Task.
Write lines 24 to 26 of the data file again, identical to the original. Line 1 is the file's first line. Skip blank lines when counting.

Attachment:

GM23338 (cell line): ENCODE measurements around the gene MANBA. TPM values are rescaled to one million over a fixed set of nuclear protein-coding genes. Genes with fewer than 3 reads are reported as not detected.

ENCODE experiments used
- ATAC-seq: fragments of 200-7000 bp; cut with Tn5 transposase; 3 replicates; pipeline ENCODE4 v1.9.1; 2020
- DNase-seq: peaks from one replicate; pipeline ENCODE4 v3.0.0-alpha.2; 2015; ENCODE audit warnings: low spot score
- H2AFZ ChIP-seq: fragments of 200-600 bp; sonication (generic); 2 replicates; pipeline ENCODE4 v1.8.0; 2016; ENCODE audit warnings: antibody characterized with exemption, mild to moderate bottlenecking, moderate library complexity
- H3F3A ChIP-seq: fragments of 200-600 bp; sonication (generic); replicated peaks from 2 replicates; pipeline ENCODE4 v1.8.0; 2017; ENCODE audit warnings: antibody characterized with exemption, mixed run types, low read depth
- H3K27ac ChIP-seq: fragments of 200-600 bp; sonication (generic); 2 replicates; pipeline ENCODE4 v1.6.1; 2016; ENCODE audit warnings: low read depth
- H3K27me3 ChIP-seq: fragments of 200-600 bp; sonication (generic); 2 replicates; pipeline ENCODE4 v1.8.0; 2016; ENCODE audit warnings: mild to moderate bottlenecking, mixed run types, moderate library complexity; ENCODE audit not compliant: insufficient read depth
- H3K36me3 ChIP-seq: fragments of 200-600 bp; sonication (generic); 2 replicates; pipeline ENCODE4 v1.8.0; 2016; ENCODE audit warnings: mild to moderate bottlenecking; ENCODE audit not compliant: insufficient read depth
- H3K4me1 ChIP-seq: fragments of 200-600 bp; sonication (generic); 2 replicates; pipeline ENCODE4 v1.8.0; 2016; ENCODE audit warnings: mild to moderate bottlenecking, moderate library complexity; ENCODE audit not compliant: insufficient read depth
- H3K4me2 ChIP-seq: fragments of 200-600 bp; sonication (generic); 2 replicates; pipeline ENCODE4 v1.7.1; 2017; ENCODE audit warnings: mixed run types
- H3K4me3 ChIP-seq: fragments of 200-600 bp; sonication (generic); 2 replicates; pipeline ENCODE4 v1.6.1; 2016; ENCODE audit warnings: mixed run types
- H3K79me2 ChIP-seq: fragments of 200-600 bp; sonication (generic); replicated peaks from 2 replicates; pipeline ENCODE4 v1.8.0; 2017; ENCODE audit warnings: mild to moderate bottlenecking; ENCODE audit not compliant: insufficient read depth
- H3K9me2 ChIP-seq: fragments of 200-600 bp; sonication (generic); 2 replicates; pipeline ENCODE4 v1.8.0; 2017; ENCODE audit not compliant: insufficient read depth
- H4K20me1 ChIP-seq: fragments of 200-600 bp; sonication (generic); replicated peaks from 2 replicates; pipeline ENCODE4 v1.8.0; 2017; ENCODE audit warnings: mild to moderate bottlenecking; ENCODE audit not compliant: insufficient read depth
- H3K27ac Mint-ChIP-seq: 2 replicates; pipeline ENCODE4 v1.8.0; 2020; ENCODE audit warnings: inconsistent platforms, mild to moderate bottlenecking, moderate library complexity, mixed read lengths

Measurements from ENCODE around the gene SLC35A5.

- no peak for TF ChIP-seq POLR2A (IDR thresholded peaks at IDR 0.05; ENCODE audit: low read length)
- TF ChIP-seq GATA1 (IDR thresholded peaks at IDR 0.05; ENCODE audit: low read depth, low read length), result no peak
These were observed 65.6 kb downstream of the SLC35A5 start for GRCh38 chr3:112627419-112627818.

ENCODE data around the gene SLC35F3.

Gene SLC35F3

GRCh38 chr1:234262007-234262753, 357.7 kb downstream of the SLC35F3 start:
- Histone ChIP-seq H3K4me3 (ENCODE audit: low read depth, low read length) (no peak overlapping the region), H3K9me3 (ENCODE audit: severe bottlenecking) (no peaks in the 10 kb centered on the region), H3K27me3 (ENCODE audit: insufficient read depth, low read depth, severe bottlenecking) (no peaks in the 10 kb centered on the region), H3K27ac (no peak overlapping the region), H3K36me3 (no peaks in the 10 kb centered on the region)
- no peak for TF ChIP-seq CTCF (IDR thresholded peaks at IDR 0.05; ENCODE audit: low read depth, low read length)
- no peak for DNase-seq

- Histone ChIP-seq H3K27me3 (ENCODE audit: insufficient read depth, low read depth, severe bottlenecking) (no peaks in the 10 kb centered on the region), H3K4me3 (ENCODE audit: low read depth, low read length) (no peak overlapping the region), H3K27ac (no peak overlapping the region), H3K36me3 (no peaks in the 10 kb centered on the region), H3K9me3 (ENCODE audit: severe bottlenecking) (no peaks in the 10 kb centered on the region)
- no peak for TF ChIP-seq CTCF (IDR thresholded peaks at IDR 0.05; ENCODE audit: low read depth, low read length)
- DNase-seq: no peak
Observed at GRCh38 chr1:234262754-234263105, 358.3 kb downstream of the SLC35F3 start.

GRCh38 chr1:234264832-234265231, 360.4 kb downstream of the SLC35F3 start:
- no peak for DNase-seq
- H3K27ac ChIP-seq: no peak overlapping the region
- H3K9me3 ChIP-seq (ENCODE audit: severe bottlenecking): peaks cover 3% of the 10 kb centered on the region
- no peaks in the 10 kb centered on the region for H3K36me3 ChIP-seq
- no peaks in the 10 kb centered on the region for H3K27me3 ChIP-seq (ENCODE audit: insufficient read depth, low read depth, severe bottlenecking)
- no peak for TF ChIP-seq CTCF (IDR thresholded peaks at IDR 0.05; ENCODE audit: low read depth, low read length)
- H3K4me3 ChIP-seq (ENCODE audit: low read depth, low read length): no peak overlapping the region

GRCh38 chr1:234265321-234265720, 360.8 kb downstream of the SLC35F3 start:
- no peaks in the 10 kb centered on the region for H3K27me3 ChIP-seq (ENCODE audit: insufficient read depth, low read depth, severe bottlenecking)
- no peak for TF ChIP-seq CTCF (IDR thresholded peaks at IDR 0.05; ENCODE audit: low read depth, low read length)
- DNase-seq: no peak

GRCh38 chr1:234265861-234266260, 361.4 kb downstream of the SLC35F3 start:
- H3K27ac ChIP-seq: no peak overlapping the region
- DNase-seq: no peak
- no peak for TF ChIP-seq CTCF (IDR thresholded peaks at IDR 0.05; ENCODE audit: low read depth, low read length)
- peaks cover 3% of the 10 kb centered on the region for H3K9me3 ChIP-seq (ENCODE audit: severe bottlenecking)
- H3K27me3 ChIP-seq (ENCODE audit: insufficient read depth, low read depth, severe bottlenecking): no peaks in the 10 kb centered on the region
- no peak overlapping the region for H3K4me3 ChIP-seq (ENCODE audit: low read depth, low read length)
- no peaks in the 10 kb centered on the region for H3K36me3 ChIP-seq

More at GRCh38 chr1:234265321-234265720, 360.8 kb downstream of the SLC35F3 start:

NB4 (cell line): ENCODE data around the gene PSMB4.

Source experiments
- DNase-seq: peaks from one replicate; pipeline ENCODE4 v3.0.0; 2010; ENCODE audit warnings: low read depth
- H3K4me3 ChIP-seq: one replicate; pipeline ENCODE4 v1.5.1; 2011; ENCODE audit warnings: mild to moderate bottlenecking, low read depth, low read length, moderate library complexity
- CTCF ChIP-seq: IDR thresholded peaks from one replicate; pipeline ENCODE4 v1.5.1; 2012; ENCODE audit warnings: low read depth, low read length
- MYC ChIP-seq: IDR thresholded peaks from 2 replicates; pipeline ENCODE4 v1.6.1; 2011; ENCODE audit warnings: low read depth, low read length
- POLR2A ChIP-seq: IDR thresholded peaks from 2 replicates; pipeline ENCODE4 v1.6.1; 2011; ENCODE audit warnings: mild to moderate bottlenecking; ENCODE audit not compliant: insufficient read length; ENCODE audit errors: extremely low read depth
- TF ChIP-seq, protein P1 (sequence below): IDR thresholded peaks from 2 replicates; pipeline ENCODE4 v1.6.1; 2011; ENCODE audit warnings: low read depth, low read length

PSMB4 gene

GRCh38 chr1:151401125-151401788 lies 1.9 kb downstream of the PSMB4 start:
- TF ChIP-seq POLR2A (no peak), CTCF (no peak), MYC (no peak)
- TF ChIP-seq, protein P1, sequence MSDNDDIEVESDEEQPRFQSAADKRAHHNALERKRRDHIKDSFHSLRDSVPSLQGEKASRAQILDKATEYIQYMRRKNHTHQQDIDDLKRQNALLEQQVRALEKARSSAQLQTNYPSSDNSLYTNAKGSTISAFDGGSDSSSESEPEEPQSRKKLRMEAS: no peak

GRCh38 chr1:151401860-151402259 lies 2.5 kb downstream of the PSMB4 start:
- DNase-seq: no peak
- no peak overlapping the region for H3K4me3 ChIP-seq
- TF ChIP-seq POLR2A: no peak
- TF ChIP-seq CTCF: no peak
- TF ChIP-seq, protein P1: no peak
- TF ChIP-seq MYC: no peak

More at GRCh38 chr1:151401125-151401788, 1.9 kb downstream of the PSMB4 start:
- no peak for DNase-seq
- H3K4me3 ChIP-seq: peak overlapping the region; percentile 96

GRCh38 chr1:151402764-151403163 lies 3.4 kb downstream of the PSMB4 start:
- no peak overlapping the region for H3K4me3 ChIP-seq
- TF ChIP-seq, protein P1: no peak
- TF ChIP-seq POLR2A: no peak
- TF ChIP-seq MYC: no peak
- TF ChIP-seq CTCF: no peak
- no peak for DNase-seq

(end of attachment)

- Histone ChIP-seq H3K4me3 (ENCODE audit: low read depth, low read length) (no peak overlapping the region), H3K9me3 (ENCODE audit: severe bottlenecking) (no peaks in the 10 kb centered on the region), H3K27me3 (ENCODE audit: insufficient read depth, low read depth, severe bottlenecking) (no peaks in the 10 kb centered on the region), H3K27ac (no peak overlapping the region), H3K36me3 (no peaks in the 10 kb centered on the region)
- no peak for TF ChIP-seq CTCF (IDR thresholded peaks at IDR 0.05; ENCODE audit: low read depth, low read length)
- no peak for DNase-seq